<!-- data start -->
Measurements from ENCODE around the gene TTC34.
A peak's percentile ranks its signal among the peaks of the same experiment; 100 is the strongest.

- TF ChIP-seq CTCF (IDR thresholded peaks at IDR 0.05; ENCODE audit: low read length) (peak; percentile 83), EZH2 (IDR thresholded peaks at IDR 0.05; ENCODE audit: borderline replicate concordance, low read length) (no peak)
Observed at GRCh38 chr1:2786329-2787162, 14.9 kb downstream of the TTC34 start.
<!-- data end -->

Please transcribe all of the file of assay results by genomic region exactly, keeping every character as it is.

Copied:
Measurements from ENCODE around the gene TTC34.
A peak's percentile ranks its signal among the peaks of the same experiment; 100 is the strongest.

- TF ChIP-seq CTCF (IDR thresholded peaks at IDR 0.05; ENCODE audit: low read length) (peak; percentile 83), EZH2 (IDR thresholded peaks at IDR 0.05; ENCODE audit: borderline replicate concordance, low read length) (no peak)
Observed at GRCh38 chr1:2786329-2787162, 14.9 kb downstream of the TTC34 start.